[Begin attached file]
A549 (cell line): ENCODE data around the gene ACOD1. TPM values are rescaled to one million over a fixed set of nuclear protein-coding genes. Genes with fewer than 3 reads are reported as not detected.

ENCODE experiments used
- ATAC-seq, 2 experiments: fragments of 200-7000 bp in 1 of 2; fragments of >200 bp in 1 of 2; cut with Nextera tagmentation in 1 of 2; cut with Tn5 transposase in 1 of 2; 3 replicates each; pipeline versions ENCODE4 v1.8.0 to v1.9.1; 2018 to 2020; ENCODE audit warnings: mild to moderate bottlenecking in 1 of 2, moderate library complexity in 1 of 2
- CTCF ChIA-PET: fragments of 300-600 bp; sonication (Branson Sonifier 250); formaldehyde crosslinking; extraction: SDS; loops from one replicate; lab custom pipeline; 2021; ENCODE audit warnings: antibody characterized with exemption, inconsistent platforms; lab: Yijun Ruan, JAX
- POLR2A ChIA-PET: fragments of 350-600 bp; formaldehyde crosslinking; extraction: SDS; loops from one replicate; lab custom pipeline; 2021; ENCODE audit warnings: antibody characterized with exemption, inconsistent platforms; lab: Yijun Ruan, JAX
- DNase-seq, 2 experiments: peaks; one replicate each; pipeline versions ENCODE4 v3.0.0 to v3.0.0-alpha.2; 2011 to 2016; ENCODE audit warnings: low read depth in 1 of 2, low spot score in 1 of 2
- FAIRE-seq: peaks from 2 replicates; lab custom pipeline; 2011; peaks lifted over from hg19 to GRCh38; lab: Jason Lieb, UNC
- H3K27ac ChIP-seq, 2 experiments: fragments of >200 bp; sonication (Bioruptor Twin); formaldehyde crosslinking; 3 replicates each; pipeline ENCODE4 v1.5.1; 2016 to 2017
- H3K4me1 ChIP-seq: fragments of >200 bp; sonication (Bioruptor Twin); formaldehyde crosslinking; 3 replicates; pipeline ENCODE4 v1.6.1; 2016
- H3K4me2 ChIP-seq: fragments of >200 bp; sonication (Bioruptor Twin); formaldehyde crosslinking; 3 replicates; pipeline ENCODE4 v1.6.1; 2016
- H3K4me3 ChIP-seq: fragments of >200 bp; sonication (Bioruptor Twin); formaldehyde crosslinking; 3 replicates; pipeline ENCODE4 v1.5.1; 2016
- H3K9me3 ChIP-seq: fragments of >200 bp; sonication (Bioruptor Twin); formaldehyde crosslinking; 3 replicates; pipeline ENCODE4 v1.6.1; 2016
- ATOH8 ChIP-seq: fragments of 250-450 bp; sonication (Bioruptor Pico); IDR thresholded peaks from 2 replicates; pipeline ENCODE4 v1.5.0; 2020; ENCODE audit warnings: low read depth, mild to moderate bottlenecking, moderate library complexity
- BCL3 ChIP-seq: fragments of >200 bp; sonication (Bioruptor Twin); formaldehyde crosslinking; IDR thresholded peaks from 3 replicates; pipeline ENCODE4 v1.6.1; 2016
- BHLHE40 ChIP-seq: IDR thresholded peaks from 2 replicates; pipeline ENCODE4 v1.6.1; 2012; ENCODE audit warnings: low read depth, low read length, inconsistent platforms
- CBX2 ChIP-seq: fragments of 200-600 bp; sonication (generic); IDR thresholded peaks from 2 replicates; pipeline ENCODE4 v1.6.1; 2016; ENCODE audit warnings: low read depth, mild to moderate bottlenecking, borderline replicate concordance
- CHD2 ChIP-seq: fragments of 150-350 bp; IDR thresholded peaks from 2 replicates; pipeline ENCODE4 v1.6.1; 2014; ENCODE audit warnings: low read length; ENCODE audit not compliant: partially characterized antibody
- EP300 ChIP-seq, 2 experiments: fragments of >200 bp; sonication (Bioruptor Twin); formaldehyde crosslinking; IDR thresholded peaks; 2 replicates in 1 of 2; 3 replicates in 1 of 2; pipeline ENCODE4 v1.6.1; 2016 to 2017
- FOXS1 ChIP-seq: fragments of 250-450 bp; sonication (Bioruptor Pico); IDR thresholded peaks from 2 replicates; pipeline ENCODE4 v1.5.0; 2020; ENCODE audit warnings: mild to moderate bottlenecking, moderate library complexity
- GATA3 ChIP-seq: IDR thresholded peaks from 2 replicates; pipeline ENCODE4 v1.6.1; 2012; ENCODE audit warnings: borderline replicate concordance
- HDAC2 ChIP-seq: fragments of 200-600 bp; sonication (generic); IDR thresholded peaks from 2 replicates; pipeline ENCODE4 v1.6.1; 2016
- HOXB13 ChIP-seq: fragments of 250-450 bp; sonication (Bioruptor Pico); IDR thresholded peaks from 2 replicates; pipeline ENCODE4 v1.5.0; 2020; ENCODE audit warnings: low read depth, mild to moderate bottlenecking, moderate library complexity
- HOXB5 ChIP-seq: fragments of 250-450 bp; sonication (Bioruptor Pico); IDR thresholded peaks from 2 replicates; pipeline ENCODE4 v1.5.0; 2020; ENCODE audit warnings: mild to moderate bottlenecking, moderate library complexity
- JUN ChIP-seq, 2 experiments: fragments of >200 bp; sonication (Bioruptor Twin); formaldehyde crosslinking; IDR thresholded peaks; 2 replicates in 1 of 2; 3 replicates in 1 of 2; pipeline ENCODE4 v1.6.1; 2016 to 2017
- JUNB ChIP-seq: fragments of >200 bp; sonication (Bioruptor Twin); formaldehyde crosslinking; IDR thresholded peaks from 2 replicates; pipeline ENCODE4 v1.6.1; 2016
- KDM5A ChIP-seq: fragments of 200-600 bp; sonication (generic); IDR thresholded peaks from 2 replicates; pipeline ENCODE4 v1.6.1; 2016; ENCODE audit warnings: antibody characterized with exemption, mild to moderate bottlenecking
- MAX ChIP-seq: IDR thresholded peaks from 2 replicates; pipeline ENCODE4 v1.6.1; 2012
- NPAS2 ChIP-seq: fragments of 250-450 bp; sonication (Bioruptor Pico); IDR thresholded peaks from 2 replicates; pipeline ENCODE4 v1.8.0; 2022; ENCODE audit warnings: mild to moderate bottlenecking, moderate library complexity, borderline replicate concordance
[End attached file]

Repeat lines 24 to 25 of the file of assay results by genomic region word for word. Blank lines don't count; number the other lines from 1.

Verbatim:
- JUN ChIP-seq, 2 experiments: fragments of >200 bp; sonication (Bioruptor Twin); formaldehyde crosslinking; IDR thresholded peaks; 2 replicates in 1 of 2; 3 replicates in 1 of 2; pipeline ENCODE4 v1.6.1; 2016 to 2017
- JUNB ChIP-seq: fragments of >200 bp; sonication (Bioruptor Twin); formaldehyde crosslinking; IDR thresholded peaks from 2 replicates; pipeline ENCODE4 v1.6.1; 2016